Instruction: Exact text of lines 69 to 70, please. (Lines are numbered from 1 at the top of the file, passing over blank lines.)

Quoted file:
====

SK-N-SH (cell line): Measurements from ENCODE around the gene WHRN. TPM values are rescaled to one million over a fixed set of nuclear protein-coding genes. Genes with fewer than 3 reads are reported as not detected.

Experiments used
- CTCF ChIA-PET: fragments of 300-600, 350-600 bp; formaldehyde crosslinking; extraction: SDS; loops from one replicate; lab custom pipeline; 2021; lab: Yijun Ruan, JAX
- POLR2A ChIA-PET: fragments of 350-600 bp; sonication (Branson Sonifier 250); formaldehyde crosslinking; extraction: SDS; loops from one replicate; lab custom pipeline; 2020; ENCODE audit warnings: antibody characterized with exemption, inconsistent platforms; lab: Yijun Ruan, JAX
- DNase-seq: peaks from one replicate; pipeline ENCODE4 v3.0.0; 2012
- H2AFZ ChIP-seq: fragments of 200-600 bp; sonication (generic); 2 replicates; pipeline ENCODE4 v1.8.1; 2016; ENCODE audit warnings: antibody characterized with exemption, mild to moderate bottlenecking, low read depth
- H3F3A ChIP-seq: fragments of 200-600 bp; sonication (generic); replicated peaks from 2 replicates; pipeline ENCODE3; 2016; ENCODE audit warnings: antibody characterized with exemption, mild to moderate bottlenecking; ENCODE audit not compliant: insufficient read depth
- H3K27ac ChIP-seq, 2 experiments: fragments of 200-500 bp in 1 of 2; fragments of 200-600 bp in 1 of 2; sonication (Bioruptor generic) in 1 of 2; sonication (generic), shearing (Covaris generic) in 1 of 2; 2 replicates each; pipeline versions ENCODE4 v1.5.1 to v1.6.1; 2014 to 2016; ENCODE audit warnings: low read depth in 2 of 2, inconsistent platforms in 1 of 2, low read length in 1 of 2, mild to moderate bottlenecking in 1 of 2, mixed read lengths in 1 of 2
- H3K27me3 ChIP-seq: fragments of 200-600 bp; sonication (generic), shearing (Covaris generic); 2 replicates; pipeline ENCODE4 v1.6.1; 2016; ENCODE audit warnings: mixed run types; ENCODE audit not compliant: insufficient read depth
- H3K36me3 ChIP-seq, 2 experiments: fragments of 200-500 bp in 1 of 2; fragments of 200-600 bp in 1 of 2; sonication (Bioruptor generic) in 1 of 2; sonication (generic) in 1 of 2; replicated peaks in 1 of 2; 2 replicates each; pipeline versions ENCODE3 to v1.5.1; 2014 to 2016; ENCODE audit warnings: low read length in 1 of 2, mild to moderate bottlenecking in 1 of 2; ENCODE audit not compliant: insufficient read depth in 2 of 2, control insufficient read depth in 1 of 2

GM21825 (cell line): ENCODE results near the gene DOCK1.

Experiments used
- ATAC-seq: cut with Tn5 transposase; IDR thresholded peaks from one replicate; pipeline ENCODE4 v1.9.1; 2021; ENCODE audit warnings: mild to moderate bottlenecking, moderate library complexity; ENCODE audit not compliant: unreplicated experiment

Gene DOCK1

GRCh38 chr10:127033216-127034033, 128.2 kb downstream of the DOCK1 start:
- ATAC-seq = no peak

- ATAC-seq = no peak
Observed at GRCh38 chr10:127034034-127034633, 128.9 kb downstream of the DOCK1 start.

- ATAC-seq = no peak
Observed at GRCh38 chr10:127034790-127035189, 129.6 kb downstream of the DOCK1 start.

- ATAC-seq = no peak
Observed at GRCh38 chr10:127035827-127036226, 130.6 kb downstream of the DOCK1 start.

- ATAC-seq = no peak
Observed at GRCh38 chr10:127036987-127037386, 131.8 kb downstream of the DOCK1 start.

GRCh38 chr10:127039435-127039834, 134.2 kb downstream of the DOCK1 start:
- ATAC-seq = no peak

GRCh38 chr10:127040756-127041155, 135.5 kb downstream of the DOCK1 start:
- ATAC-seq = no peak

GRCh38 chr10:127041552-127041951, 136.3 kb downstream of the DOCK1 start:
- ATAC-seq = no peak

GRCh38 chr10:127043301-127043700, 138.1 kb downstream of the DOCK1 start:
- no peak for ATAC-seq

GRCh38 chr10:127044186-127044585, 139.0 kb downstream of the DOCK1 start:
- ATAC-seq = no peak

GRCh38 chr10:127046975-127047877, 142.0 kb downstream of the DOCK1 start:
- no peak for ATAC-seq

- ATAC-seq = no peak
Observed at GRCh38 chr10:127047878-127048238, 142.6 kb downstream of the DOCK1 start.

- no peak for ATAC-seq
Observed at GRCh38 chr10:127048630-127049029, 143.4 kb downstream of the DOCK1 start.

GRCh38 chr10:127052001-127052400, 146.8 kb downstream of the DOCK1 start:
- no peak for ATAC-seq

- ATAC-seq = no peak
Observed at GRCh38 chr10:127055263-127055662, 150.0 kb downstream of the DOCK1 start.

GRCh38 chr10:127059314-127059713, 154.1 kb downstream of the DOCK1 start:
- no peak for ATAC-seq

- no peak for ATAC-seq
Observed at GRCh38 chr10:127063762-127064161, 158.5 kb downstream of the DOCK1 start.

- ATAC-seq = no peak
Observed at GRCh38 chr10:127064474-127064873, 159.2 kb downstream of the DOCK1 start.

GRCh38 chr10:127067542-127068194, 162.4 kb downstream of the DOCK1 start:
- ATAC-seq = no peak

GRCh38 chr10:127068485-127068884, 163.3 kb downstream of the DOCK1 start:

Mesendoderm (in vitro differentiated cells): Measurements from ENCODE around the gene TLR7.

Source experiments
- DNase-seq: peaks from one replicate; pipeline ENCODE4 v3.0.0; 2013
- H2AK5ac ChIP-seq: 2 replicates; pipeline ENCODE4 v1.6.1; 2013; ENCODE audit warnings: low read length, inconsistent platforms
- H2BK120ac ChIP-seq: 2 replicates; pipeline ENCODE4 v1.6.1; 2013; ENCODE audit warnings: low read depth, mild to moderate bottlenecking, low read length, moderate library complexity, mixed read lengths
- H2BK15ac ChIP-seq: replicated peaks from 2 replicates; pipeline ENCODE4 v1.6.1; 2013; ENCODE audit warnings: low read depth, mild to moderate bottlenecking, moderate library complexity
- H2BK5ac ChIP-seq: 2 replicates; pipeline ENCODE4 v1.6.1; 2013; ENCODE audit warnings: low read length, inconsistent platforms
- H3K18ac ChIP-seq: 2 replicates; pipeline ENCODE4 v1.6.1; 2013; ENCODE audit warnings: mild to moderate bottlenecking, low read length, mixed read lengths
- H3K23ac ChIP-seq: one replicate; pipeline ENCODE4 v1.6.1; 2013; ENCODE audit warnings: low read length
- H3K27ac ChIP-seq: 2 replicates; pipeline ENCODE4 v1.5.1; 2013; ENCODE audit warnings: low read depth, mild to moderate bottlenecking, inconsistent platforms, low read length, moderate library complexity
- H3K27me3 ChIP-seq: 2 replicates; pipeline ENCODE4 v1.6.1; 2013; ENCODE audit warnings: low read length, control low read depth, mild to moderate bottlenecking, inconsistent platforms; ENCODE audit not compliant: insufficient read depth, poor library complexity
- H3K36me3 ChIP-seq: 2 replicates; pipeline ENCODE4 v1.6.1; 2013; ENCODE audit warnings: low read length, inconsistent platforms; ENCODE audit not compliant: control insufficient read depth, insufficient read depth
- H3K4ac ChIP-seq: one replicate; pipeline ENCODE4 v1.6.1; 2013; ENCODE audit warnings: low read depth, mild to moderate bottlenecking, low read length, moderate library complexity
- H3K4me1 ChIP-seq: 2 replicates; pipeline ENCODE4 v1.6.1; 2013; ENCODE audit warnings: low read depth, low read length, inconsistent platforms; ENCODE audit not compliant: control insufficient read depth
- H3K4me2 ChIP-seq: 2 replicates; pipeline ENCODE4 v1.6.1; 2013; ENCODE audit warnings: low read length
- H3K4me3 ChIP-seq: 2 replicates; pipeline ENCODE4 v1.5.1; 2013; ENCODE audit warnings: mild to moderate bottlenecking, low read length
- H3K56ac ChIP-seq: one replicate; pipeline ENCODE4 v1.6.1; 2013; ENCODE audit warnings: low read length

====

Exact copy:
- H3K4me3 ChIP-seq: 2 replicates; pipeline ENCODE4 v1.5.1; 2013; ENCODE audit warnings: mild to moderate bottlenecking, low read length
- H3K56ac ChIP-seq: one replicate; pipeline ENCODE4 v1.6.1; 2013; ENCODE audit warnings: low read length